We took the bus back when the hike was over and headed back down to Aguas Calientes. Still counted 13 switchbacks. Our hotel is the first hotel in Aguas Calientes, so the bus stopped right out front for us to get out. We waived goodbye to David, and went into the room to change. Afterward we walked around Aguas Calientes to get a feel for the town. Everyone said that it was overpriced, small, and crappy. I agree with the small part, but was pleasantly surprised with the rest. Town has a small square surrounded by hotels/hostels, restaurants, and internet cafes
. We had to get back to the hotel because Amy had a massage appointment to restore the feeling in her feet after all the hiking. Meanwhile I watched an old episode of Lost on a channel called AXN. It was the 3rd or 4th episode of the first season where we learn that Locke is more of a weirdo than expected (and a paraplegic). Definitely one of my favorite epis. Amy got back, we got ready, and went to dinner. Tonight I went with the Chicken Diet Soup for an appetizer. Not sure why it is called Chicken Diet Soup, but it is pretty much chicken soup. I guess it is called 'diet' in peru as long as the food is not fried beef. For my entree I selected the veal stew over risotto. Very good but a tad salty. I had ice cream for dessert. Once again we were in bed at 9.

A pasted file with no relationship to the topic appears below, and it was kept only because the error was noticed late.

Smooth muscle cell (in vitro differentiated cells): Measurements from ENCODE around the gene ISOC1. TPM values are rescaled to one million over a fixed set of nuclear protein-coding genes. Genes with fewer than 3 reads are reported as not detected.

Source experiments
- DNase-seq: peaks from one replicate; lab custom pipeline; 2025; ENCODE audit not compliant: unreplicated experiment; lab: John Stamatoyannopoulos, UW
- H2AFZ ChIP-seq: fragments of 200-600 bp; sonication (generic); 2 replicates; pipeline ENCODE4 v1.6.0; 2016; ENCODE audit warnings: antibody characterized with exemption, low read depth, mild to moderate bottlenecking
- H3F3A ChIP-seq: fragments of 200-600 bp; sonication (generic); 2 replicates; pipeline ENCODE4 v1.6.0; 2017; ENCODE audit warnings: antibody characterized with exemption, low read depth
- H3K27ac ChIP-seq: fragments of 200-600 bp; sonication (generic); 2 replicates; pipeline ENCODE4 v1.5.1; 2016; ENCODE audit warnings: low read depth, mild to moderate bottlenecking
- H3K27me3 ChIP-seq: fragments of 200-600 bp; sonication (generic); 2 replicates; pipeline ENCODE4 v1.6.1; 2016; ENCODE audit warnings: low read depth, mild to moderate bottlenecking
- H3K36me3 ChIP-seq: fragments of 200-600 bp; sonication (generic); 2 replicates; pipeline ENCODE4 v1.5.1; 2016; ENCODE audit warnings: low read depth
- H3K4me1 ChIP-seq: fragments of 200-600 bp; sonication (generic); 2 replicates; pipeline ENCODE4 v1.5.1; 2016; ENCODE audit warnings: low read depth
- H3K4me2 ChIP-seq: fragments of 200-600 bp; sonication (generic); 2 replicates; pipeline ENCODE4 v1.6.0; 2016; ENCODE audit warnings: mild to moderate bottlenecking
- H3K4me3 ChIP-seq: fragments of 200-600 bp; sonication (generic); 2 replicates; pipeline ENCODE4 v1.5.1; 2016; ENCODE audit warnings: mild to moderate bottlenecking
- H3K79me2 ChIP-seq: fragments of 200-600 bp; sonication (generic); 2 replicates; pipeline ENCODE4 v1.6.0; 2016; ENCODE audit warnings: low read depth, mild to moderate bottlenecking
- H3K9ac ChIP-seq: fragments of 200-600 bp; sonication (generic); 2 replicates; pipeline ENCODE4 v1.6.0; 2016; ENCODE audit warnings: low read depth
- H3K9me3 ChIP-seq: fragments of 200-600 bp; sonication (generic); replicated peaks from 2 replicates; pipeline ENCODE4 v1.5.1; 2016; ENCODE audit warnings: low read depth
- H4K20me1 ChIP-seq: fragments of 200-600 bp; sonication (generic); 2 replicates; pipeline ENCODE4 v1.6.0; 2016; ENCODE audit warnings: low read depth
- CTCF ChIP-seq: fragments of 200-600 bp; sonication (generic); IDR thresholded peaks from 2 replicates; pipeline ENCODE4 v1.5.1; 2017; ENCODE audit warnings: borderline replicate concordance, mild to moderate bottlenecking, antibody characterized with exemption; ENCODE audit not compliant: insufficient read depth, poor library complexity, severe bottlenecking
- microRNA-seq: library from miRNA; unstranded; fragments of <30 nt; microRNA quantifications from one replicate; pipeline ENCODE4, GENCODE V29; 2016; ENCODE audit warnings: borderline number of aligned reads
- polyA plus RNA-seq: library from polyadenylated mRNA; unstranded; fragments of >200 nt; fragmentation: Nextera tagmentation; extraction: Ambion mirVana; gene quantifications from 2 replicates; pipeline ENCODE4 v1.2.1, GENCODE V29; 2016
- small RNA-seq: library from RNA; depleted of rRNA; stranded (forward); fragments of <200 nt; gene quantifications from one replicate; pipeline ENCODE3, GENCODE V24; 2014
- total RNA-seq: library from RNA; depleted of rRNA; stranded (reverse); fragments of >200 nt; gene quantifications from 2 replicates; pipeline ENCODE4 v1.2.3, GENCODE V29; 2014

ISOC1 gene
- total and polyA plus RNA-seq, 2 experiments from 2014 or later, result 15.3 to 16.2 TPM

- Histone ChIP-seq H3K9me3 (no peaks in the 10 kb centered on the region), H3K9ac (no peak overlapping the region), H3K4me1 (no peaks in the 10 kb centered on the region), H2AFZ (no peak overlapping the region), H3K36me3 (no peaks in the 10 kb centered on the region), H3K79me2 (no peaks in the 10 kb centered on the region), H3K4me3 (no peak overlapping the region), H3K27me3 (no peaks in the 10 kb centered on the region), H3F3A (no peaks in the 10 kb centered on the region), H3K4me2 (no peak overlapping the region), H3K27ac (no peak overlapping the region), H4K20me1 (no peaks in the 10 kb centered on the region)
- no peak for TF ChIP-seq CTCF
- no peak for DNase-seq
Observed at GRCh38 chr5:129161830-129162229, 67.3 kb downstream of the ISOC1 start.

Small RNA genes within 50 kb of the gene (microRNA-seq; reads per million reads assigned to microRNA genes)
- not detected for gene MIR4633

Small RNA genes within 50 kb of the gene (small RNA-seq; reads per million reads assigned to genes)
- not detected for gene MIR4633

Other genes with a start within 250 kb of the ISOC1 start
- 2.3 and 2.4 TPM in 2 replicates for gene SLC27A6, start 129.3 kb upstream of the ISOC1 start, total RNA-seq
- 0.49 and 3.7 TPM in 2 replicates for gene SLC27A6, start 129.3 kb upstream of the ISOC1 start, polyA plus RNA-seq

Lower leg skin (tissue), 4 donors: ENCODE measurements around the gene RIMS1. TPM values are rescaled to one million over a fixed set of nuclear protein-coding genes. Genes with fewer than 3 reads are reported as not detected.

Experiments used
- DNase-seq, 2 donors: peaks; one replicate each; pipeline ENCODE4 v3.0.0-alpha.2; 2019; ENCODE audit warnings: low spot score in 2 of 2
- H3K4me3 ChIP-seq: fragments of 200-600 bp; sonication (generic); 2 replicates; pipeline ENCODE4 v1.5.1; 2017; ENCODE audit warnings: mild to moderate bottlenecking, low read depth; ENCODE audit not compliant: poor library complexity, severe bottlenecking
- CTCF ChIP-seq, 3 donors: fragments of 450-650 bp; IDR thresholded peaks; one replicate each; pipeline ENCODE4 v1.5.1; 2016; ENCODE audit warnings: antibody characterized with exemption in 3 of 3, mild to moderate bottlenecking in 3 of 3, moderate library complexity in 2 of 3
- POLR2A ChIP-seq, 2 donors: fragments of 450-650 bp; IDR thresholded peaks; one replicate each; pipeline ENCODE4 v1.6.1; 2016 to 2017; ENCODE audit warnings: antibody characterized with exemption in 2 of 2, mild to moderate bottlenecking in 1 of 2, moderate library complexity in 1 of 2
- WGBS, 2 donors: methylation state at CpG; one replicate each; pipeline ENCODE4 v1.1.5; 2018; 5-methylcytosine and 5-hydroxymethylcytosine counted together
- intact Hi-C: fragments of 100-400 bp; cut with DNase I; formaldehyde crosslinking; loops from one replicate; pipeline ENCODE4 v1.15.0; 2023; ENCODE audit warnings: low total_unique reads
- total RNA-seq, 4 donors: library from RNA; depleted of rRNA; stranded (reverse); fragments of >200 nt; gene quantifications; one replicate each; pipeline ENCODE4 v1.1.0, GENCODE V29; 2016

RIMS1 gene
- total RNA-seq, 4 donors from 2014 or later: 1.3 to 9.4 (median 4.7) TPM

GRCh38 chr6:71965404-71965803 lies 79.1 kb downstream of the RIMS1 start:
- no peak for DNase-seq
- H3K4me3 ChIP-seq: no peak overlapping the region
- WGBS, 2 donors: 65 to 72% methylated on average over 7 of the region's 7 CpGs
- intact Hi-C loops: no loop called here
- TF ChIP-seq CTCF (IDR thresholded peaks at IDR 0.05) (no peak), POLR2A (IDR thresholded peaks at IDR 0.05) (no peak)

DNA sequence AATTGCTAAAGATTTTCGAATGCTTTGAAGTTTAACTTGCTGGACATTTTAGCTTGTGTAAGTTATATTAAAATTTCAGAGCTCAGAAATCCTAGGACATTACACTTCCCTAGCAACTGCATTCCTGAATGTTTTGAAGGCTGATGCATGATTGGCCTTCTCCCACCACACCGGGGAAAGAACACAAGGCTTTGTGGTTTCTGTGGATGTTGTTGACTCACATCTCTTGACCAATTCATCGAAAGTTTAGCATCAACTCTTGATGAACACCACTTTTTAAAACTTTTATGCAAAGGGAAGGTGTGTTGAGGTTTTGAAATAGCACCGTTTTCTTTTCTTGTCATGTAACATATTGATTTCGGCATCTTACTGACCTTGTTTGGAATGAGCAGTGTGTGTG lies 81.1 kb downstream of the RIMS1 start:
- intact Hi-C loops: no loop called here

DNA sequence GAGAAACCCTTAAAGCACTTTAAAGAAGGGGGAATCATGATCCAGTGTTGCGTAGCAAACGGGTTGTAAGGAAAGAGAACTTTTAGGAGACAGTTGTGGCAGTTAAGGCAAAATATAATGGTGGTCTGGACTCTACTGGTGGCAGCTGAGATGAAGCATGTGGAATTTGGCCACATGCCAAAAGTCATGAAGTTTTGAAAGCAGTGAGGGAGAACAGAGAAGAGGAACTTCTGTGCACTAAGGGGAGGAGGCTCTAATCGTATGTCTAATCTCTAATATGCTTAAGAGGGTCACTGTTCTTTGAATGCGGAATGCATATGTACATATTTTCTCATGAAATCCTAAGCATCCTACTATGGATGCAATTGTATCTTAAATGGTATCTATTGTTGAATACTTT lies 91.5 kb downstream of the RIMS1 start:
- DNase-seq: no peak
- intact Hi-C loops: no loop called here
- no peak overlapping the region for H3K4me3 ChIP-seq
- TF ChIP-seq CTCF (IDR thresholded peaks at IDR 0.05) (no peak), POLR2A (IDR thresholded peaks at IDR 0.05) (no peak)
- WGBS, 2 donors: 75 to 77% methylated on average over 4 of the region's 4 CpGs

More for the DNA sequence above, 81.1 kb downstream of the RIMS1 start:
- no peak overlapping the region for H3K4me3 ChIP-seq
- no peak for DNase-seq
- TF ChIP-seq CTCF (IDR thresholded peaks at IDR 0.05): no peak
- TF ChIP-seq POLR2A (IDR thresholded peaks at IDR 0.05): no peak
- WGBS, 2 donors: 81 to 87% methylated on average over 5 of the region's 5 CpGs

Three plane rides, a taxi, a train, and now we are just a 20 minute bus ride away from Machu Picchu. But first we had to fuel up for the long day by enjoying some complimentary buffet breakfast. The usual suspects again of breads, jams, and fruit. You could order off a menu also, for something more substantial, but that was not necessary. After breakfast we went back to the room to load up on bug spray and suntan lotion. Each day I had gotten a sun burn on a different part of my body. It started on the first day on my neck, so I made sure to lather up my neck. Then the second day I got burned on my arms, so I got that covered. Also I heard the mosquitoes at MP are quite bad. They are much smaller than your typical mosquitoes, but pound for pound their bite is one of the worst. They leave bullseye shaped bites that bleed immediately and itch like crazy. You cant just spray your clothes either, or the mosquitoes will go up your pant legs and have their way with you in uncomfortable areas. I know deet is bad for the environment, but I wasn't taking any chances. I think Amy and I used an entire bottle (airport regulation size of under 3.5 oz) of bug spray that day